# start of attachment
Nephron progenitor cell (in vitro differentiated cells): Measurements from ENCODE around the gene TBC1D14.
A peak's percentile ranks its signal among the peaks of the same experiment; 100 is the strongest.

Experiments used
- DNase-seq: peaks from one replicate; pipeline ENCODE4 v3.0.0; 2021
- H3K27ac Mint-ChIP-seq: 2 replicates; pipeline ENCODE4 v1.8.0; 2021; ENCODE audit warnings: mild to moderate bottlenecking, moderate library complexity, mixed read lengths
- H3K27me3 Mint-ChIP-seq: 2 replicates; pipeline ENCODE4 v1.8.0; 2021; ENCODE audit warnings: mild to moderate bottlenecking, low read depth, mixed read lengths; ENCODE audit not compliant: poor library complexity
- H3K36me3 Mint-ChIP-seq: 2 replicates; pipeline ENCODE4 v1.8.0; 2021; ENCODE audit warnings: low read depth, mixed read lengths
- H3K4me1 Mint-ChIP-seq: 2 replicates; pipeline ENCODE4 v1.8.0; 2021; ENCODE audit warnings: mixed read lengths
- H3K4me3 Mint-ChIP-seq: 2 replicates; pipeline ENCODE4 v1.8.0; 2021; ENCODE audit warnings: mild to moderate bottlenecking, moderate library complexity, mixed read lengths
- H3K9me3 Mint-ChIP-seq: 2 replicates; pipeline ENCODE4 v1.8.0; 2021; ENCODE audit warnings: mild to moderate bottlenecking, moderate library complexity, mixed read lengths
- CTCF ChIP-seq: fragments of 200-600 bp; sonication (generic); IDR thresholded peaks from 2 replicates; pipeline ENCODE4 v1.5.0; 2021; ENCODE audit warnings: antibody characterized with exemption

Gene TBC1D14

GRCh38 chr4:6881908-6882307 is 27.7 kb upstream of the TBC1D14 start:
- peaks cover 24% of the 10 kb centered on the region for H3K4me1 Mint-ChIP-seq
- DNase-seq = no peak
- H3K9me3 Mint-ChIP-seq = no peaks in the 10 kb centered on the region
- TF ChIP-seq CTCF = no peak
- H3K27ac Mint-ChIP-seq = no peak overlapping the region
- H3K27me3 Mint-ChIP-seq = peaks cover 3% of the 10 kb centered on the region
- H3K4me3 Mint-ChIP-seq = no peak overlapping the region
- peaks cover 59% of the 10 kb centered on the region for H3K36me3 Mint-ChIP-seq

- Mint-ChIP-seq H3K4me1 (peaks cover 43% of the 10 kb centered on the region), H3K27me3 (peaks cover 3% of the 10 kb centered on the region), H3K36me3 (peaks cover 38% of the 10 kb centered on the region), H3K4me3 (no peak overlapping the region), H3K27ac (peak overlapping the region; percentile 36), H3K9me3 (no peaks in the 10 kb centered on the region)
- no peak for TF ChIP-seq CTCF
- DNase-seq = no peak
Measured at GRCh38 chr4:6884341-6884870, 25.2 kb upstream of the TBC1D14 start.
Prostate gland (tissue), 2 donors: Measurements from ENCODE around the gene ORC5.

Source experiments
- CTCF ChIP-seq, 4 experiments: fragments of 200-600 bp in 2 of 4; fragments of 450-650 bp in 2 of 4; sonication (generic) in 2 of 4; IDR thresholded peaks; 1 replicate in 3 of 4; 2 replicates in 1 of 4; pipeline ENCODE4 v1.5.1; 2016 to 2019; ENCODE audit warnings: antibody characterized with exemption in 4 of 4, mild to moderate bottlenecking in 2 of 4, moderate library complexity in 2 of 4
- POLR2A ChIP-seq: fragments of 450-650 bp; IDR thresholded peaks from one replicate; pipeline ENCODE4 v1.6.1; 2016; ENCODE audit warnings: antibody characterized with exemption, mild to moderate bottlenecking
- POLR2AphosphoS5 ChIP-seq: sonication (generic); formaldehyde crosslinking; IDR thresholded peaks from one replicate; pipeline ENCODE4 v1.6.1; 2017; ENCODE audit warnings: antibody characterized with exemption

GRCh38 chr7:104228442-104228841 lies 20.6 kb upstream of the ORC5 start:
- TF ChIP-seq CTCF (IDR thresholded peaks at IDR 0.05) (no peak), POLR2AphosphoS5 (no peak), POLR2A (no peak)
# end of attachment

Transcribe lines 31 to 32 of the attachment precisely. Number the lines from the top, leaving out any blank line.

GRCh38 chr7:104228442-104228841 lies 20.6 kb upstream of the ORC5 start:
- TF ChIP-seq CTCF (IDR thresholded peaks at IDR 0.05) (no peak), POLR2AphosphoS5 (no peak), POLR2A (no peak)